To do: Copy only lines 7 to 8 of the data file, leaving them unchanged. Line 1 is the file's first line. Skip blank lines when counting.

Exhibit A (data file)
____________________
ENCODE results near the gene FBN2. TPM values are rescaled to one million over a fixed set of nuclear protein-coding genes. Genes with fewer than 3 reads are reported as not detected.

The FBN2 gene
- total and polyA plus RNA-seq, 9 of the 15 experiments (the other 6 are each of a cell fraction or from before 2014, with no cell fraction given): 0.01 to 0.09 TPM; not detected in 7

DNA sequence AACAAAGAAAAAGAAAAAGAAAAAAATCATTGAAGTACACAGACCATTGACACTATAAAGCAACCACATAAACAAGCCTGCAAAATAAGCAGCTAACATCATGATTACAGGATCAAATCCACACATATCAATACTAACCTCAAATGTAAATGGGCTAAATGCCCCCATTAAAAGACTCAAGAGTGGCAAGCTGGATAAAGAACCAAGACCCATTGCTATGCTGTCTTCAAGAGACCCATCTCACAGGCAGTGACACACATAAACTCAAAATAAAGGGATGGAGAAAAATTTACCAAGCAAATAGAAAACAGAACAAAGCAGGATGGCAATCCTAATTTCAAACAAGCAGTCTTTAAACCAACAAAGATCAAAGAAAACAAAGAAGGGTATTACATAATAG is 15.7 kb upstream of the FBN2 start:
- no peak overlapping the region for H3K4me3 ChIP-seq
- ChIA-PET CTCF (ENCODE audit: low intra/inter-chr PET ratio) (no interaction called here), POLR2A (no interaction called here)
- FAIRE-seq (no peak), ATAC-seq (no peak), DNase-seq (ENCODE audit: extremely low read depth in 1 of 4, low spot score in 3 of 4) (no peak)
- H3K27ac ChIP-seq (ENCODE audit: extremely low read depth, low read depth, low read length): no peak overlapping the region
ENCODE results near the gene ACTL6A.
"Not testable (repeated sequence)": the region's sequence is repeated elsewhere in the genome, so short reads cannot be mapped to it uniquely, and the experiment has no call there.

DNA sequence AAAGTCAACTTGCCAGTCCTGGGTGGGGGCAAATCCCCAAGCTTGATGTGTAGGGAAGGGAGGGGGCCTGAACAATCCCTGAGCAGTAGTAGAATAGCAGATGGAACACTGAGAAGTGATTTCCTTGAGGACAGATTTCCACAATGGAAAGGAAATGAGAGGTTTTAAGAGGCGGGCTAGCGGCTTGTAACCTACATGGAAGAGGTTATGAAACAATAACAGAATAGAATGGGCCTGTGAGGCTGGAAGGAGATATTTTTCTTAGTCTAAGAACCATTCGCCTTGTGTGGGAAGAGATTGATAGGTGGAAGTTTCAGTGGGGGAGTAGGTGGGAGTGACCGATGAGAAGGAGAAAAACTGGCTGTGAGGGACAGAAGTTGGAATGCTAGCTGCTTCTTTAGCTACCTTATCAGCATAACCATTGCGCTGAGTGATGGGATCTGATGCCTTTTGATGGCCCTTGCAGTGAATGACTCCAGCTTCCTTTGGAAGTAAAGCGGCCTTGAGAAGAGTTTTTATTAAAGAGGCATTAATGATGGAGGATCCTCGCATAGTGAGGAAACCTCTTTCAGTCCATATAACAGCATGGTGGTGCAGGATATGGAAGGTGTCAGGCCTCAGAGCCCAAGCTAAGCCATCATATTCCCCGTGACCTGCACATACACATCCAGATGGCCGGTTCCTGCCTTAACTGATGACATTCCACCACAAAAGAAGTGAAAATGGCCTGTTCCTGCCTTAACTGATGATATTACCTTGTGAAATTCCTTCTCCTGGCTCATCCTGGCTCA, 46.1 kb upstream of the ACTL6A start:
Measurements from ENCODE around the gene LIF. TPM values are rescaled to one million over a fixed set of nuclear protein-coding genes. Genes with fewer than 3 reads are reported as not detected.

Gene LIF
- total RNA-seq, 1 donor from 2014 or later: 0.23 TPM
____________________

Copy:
- FAIRE-seq (no peak), ATAC-seq (no peak), DNase-seq (ENCODE audit: extremely low read depth in 1 of 4, low spot score in 3 of 4) (no peak)
- H3K27ac ChIP-seq (ENCODE audit: extremely low read depth, low read depth, low read length): no peak overlapping the region